Structure and dynamics of animal groups
Why are we interested in animal groups? We see them as particular instances of social organisations, which share similar problems as the more socially complex primates that we are. Examples of these problems are: coordination of decisions, formation of hierarchies and leadership, coherent motion, social influence, collaboration, cooperation and conflict management. Thus, by studying such groups, we also learn about social organisations at large and how they solve the prevalent tension between adaptation and robustness.
Our focus is on social animal groups for which detailed individual data are available. This allows us to understand the relation between the individual behaviour and the collective dynamics. Our methodology encompasses several approaches, from the analysis of large-scale data sets to agent-based models of interacting individuals and mathematical investigations of the resulting structure and group dynamics. Whenever applicable, we benefit from a comparative approach between social animal species, and we try to contribute to the biological understanding of each species we study.
Structure and dynamics of wild house mouse groups
We have analysed and modelled the behaviour of wild house mice, using data from a long-term field project headed by Prof. Barbara König, University of Zurich. Our focus was on reconstructing the spatial movement patterns of individual mice and their time-dependent network of interactions.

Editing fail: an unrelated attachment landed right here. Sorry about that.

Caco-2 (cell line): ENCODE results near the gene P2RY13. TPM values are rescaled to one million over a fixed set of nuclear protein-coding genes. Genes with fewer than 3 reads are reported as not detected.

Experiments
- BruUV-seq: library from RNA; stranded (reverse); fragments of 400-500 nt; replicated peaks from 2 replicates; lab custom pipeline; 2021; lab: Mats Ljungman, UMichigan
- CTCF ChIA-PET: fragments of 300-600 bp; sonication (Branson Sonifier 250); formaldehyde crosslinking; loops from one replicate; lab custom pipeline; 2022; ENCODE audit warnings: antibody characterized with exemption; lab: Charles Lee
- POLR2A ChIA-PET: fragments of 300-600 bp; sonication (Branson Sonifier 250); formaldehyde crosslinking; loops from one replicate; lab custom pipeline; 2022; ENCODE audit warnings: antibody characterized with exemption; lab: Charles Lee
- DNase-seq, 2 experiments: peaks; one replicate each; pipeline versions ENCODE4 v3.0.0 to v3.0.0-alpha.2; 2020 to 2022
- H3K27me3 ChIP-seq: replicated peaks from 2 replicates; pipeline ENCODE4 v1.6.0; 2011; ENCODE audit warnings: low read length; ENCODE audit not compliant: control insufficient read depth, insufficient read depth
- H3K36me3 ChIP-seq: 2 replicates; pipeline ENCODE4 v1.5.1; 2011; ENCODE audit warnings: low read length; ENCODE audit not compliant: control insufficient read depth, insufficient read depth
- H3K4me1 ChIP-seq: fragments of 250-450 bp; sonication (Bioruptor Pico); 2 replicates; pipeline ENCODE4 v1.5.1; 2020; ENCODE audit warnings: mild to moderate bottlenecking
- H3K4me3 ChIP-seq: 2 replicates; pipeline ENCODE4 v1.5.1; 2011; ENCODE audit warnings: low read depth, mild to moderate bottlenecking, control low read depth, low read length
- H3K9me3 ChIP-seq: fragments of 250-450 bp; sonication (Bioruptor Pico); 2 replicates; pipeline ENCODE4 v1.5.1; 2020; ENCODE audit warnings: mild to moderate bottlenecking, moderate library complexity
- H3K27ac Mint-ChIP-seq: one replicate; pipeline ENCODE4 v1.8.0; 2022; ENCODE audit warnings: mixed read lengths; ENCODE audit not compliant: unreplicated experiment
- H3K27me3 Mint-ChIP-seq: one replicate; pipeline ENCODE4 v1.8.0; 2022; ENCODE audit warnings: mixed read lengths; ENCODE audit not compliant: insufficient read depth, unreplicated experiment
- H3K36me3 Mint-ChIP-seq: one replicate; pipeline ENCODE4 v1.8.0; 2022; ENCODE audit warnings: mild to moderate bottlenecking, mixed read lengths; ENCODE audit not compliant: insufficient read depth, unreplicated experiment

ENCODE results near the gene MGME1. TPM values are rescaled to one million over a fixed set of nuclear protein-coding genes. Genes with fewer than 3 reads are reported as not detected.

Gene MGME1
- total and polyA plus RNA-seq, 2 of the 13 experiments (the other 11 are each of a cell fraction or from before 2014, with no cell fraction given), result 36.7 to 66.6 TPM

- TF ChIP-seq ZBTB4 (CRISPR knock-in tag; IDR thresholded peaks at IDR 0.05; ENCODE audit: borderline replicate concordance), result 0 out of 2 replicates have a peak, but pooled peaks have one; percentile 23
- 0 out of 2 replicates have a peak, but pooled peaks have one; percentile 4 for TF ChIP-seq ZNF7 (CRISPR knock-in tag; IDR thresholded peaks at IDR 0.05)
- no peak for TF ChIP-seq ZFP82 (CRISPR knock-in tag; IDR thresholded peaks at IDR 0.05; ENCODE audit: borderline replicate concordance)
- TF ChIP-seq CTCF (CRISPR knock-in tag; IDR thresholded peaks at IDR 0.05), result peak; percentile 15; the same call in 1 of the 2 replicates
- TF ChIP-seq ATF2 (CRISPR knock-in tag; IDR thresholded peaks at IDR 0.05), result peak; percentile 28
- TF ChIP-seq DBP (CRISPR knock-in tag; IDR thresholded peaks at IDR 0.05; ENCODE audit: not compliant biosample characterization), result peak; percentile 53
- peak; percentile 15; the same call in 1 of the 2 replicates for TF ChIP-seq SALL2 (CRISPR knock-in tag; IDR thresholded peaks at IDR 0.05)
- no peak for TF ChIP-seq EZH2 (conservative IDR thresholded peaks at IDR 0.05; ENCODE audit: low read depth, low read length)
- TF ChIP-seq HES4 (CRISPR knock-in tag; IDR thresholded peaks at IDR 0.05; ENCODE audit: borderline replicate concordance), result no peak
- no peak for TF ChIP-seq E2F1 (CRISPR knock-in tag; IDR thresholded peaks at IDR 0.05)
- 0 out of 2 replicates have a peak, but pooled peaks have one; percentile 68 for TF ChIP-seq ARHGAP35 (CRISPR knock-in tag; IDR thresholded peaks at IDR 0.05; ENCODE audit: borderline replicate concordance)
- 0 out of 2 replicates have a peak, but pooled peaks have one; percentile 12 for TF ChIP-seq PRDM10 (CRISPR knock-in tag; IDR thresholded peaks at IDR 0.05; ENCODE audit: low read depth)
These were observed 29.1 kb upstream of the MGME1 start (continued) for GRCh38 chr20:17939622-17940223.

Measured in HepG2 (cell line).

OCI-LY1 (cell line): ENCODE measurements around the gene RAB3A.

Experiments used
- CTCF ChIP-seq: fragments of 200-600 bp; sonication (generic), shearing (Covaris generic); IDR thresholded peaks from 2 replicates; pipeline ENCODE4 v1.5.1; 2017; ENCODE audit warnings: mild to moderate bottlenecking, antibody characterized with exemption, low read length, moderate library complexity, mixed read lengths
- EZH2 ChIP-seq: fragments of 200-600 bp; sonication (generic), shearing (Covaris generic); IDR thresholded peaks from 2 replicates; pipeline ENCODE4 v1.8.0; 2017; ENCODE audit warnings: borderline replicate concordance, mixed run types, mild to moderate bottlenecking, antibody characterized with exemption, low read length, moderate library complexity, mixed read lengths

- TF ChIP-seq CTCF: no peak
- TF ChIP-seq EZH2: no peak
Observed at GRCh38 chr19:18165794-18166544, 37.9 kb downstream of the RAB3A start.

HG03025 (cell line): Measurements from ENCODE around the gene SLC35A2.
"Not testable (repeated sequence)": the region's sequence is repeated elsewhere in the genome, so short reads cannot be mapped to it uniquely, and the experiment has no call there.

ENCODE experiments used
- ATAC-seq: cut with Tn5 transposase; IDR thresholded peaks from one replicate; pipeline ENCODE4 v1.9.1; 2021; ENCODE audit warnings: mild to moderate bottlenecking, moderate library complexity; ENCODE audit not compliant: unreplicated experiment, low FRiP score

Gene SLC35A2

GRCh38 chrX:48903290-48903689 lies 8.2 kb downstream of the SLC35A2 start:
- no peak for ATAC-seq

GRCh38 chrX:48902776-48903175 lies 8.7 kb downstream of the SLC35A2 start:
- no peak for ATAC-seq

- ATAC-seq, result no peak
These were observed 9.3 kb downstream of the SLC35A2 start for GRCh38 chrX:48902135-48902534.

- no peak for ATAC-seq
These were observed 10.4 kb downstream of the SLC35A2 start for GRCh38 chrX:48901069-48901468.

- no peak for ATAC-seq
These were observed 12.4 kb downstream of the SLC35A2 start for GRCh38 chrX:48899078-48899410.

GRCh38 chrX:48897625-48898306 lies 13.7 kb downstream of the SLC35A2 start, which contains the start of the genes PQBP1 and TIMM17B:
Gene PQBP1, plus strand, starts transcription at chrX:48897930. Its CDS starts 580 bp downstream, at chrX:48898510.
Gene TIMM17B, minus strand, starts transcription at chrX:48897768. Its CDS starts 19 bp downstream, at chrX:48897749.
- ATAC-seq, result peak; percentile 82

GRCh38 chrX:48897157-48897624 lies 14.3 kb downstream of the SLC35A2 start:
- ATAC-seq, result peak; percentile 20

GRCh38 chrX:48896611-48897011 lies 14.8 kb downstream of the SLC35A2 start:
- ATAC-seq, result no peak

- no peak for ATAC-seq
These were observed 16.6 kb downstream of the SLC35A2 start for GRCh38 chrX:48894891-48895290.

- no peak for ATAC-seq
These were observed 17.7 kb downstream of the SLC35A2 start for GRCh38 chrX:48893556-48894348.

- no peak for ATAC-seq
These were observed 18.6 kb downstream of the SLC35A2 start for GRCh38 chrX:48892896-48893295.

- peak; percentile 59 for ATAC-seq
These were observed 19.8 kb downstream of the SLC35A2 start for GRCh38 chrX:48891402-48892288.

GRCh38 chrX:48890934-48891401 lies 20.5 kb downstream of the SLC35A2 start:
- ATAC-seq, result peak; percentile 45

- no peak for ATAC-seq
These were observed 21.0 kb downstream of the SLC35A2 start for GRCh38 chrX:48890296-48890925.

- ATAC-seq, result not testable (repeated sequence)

Some related data/model visualisations (link to the corresponding publication in the video's description):
Structure and dynamics of meerkat groups
We have helped to collect and afterwards analysed and modelled positional and behavioural data on wild meerkat groups, coming from a long-term field project headed by Prof. Marta Manser (University of Zurich) and Prof. Tim Clutton-Brock (University of Cambridge). Our focus was on reconstructing the correlated spatial movement of the dominating individuals and its impact on the group's behaviour.
Some related data/model visualisation (link to the corresponding publication in the video's description):
Structure and dynamics of Bechstein's bat colonies
We have analysed and modelled the behaviour and social structure of wild Bechstein's bat colonies, working with Prof. Gerald Kerth (University of Greifswald) and his team on roosting data. Our focus was on reconstructing the long-term social network of bats and their collective decision dynamics in choosing common roost sites.